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Prosecutor Says N.C. Officer Acted Lawfully In Shooting Death Of Black Man


The district attorney in Charlotte, N.C., announced today that he would not charge a police officer who shot and killed an African-American man in September. That shooting sparked days of violent protests. David Boraks of member station WFAE reports.

DAVID BORAKS, BYLINE: The decision by District Attorney Andrew Murray came two months after the September shooting of 43-year-old Keith Lamont Scott. Undercover police were waiting to serve an arrest warrant in an unrelated case when they saw Scott in another car with marijuana and a gun. Police approached and ordered Scott out of his SUV. The confrontation was recorded by police body and dash cams and also by Scott's wife on her cell phone.


RAKEYIA SCOTT: Don't shoot him. Don't shoot him. He has no weapon. He has no weapon. Don't shoot him.

BORAKS: None of the videos showed him holding a gun, but today the district attorney laid out a detailed case that Scott did. And that's why when Scott wouldn't drop the gun, Officer Brentley Vinson fired at him. Murray said the shooting was justified because Vinson saw Scott as an imminent threat.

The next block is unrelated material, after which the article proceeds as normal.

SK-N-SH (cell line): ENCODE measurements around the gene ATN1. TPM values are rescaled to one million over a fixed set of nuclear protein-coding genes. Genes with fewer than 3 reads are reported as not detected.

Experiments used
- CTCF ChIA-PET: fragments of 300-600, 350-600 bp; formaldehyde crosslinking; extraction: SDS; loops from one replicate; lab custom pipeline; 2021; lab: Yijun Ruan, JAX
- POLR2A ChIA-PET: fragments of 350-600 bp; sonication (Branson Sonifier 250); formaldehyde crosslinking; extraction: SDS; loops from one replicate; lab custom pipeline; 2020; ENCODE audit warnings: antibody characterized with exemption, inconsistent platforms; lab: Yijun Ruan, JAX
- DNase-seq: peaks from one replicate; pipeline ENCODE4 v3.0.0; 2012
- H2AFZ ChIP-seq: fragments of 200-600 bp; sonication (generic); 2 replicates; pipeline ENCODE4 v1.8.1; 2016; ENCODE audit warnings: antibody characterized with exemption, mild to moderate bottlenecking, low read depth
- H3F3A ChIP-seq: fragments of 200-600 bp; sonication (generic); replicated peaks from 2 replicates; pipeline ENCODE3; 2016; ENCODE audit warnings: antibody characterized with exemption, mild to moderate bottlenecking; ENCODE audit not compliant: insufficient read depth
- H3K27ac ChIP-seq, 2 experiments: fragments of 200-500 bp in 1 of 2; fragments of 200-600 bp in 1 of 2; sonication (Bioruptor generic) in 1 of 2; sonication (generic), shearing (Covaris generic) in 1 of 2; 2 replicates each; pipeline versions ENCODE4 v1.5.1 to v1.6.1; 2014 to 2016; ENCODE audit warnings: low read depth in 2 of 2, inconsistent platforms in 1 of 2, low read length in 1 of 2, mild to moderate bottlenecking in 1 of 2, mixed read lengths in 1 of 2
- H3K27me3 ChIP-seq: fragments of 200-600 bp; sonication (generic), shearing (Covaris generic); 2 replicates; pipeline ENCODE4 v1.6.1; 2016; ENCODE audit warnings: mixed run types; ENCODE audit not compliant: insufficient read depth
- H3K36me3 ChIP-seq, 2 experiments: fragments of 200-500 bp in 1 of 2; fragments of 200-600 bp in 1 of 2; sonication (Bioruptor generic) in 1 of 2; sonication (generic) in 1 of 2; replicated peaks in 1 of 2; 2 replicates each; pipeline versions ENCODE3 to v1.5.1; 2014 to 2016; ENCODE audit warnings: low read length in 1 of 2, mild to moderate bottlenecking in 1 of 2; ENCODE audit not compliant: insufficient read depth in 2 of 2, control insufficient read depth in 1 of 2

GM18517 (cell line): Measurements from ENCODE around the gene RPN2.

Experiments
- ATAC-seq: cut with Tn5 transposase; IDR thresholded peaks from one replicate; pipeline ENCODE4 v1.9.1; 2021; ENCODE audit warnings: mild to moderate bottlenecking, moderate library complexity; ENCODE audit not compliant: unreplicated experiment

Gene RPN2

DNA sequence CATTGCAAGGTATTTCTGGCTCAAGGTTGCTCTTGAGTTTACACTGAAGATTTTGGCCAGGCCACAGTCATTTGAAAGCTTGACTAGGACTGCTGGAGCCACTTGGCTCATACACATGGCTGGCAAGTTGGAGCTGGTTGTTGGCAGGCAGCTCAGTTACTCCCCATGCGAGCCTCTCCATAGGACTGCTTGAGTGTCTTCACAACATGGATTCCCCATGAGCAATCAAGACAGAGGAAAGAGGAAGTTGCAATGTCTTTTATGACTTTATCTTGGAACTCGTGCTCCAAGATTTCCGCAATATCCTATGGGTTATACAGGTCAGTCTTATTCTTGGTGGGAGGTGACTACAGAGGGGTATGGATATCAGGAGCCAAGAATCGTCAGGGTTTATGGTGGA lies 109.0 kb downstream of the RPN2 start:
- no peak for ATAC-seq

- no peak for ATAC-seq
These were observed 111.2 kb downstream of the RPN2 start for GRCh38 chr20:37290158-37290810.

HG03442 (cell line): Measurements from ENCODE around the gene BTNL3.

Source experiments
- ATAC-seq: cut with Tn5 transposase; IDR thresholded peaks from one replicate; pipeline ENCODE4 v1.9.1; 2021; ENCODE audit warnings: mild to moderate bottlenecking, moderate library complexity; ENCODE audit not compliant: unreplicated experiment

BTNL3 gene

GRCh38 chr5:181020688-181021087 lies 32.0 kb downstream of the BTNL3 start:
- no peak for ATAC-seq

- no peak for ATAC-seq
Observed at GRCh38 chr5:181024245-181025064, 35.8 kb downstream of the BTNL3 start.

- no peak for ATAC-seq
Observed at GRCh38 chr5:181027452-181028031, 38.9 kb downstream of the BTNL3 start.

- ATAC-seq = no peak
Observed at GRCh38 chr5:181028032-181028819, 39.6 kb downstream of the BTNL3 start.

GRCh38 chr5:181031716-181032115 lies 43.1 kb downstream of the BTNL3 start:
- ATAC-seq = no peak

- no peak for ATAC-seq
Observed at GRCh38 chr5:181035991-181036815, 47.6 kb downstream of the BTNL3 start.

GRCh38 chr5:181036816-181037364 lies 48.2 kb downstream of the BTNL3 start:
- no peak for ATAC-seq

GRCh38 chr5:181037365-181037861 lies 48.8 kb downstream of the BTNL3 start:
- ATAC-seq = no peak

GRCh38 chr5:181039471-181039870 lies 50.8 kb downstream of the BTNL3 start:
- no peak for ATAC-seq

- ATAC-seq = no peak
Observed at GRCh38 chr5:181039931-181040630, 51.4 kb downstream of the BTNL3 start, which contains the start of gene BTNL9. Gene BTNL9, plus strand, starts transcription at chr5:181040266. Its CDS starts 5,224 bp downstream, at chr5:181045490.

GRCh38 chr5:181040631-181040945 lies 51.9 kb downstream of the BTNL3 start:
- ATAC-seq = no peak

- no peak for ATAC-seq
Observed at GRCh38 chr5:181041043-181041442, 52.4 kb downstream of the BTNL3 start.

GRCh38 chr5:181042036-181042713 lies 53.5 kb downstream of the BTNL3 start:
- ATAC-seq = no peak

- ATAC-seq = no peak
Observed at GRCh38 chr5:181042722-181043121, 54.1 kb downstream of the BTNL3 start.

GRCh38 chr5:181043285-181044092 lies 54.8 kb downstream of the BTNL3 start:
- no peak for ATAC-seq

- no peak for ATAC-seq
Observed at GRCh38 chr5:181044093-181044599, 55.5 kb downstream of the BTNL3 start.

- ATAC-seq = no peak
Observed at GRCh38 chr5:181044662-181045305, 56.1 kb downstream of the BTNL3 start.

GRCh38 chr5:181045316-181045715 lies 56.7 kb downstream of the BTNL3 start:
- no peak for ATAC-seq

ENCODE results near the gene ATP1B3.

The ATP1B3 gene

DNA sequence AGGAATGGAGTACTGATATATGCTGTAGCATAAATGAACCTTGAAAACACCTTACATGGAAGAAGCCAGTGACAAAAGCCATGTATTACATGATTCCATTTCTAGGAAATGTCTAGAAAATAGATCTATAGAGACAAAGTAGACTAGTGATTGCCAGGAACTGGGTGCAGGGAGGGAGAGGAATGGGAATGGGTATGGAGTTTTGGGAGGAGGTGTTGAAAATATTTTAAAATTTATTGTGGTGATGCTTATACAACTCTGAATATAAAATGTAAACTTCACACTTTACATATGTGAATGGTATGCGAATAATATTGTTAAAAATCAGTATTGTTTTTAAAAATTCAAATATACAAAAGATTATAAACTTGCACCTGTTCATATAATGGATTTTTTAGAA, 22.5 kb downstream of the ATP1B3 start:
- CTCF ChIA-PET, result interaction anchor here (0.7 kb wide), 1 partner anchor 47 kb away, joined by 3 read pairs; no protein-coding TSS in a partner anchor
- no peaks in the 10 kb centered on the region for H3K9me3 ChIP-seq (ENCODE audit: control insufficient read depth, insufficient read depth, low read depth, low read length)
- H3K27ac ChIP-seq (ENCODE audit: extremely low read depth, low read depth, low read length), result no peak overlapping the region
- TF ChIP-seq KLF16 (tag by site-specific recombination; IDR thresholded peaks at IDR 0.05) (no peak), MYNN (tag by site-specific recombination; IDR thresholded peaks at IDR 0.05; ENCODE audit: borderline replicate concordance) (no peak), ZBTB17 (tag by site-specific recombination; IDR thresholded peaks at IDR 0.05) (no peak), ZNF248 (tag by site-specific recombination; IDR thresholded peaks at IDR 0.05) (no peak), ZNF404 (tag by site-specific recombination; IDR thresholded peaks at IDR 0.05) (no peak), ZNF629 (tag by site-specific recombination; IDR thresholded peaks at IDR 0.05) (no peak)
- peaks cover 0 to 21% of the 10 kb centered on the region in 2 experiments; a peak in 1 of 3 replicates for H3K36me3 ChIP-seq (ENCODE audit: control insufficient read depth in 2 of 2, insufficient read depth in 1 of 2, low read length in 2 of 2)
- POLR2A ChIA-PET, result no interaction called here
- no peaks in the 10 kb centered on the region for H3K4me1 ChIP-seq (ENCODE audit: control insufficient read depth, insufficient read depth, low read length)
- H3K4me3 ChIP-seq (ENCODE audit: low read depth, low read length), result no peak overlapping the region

ANDREW MURRAY: What he saw was a man who had drawn a gun when confronted by police, exited a vehicle with a gun in hand and failed to comply with officers who commanded him at least ten times to put the gun down.

BORAKS: The State Bureau of Investigation, or SBI, took over the case. Prosecutors used those findings to make their decision. Murray said the investigation debunked many rumors about the shooting, like whether Scott's arms were raised when he was shot or that he was just reading a book.

MURRAY: Three of these witnesses claimed on social media or in media interviews that Scott was unarmed, but the FBI later determined they had not actually seen the shooting.

BORAKS: Police recovered a loaded pistol that Scott dropped after he was shot. The Scott family lawyer, Justin Bamberg, said he understands why the DA decided not to press charges.

JUSTIN BAMBERG: But that does not mean that this officer's killing of Keith Scott was right. All that means is that under the view of the DA's office, it wasn't criminal. And those are two completely different things.

BORAKS: The Scott family says it's disappointed and considering a civil lawsuit against police. And they're calling for people to remain calm, saying responding to violence with violence is never appropriate. For NPR News, I'm David Boraks in Charlotte. Transcript provided by NPR, Copyright NPR.

David Boraks is a WFAE weekend host and a producer for "Charlotte Talks." He's a veteran Charlotte-area journalist who has worked part-time at WFAE since 2007 and for other outlets including and The Charlotte Observer.